James Galbraith used to work inside Congress, as executive director of the Joint Economic Committee. Then he settled in as a professor at the University of Texas.
Like his renowned father, economist John Kenneth Galbraith, James is an iconoclast. In previous books, polemics for national magazines and research studies for academic journals, he questions the central tenets of economic policy and the underpinnings of waging imperialistic wars on behalf of capitalism and democracy.
In a book published two years ago, Galbraith showed what he considered the intellectual dishonesty of Republican Party — and supposedly, "conservative" — economic policy. That book, Unbearable Cost: Bush, Greenspan and the Economics of Empire, sought to demonstrate the devotion of President Bush, Vice President Cheney and then-Federal Reserve Board chairman Alan Greenspan to helping the wealthy (including themselves) at the expense of equity (or at least a semblance of fairness) in American society.
Galbraith's new book, The Predator State, takes plenty of well-aimed, well-deserved shots at Republicans and conservatives, Democrats and liberals. Mostly, though, as the subtitle suggests, it is a denuding of an idea — the idea of how vital "free markets" are to a capitalistic, democratic nation.
Galbraith says the Republicans in power have come to realize that free market economic philosophy, as put forth by President Reagan nearly 30 years ago, is outmoded. His aim "is to try to free up the liberal mind," so that they give up being guided by the false economic idols of monetary control, balanced budgets and decreased government regulation of industries. Until liberals understand the phoniness of those principles, Galbraith says, "They will not be able to think or talk about the world in terms that relate effectively to its actual condition. Nor will they be able to advance a policy program that might actually work."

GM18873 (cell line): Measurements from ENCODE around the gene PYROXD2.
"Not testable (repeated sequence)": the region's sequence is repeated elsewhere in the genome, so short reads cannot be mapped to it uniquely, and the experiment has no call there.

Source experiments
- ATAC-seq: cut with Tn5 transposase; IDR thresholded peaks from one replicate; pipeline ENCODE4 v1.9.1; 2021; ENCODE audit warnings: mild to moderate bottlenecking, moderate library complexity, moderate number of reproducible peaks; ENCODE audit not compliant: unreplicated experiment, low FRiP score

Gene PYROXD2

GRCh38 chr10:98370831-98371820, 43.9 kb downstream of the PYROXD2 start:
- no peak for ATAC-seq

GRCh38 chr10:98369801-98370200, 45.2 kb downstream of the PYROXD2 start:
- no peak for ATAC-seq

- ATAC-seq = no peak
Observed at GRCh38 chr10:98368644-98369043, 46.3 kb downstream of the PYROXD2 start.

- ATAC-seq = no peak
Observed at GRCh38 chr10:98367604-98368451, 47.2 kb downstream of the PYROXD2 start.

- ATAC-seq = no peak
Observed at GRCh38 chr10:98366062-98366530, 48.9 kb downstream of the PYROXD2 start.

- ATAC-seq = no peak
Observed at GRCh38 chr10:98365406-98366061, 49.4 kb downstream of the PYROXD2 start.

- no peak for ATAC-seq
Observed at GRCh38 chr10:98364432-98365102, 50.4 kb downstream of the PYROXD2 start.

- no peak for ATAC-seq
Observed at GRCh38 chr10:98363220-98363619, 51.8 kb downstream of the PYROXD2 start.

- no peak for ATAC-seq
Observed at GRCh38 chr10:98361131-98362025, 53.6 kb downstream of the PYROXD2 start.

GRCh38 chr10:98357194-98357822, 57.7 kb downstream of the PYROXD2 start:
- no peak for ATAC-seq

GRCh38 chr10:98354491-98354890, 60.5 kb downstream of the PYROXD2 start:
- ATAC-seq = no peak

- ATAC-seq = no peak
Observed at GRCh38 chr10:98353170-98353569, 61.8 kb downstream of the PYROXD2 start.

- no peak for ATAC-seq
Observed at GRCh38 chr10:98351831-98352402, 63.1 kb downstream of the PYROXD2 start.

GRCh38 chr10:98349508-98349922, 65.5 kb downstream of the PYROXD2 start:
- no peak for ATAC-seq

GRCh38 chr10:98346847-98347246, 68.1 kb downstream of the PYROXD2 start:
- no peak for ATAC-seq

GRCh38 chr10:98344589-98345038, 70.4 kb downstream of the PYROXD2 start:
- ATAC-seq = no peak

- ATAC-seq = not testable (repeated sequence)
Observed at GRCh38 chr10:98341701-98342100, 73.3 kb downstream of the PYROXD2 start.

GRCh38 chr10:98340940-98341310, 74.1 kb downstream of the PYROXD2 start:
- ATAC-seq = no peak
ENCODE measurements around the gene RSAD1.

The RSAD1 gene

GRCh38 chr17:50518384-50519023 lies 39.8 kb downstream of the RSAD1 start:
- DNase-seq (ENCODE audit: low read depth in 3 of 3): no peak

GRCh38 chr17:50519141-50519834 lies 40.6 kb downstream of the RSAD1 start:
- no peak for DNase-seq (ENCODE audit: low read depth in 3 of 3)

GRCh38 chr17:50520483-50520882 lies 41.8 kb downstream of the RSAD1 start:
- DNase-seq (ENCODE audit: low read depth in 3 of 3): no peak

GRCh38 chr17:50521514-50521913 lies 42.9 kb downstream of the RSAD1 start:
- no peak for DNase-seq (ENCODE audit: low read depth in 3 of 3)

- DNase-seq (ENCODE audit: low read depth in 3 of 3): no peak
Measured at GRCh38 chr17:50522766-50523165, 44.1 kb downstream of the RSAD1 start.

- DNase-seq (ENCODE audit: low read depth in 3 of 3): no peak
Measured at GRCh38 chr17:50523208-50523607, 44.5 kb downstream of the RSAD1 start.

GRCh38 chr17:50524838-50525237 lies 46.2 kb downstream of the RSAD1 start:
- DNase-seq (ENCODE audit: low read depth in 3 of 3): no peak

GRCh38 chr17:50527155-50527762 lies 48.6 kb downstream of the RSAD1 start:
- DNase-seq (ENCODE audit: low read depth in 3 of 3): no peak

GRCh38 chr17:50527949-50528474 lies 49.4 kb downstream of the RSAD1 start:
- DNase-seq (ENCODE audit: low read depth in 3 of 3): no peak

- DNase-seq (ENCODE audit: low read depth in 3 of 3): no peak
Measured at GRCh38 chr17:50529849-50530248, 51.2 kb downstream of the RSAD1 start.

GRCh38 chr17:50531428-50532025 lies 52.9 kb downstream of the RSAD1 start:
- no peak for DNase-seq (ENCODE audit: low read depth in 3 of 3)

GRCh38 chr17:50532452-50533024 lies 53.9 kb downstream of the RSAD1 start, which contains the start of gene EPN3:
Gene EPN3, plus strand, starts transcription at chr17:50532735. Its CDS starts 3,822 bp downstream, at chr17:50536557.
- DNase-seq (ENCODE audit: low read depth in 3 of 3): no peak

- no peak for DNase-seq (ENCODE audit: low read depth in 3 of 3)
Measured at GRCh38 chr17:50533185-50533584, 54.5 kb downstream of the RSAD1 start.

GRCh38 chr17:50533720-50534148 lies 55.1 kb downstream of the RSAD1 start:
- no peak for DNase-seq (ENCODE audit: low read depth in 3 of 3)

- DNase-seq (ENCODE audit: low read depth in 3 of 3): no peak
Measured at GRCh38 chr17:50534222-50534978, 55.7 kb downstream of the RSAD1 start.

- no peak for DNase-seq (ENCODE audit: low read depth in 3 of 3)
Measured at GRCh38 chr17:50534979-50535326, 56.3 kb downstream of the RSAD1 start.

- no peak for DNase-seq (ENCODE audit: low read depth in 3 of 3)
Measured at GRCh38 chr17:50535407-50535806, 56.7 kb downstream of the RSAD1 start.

It should be obvious by now, Galbraith says, the Bush Republicans have no plan for a healthy economy, an economy that would benefit the middle class and the poor in addition to the wealthy. They lack reasonable alternatives to the national oil addiction, to global warming, to resuscitating the city of New Orleans, to providing medical insurance for those who suffer, to reviving the importance of the dollar in the world economy.
Neither enlightened Republicans nor Democrats can improve much on the current stalemates, though, until they redefine the terms of the debate, he says, because the generally accepted terms are bankrupt: "Monetarism led to financial crisis. Supply-side tax cuts have no detectable effect on work effort or savings or investment. Financial deregulation, from the savings and loan debacle to the subprime mortgage fiasco, leads to criminal misdirection."
If readers are ready to accept Galbraith's statement that all policymakers — except a few hidebound academics — have accepted (at least in private) the failure of Reagan-era economics, then those readers will enjoy the alternatives proposed by the author. His most basic example examines the myth perpetrated by Republicans that Social Security is a failure. The myth allows them to propose privatization of the Social Security system.
Citizens who vote for change can influence policymakers who will raise wages for American workers, create domestic jobs while erasing incentives that lead corporations to move American jobs overseas, and reinstitute government regulation that might achieve cleaner air, less polluted water, safer food and airlines that run on time, he suggests.
"Politics may stand in the way, but economics does not," Galbraith says, "and there is nothing really to lose, except 'free market' illusions."
Steve Weinberg is author of Taking on the Trust: The Epic Battle of Ida Tarbell and John D. Rockefeller.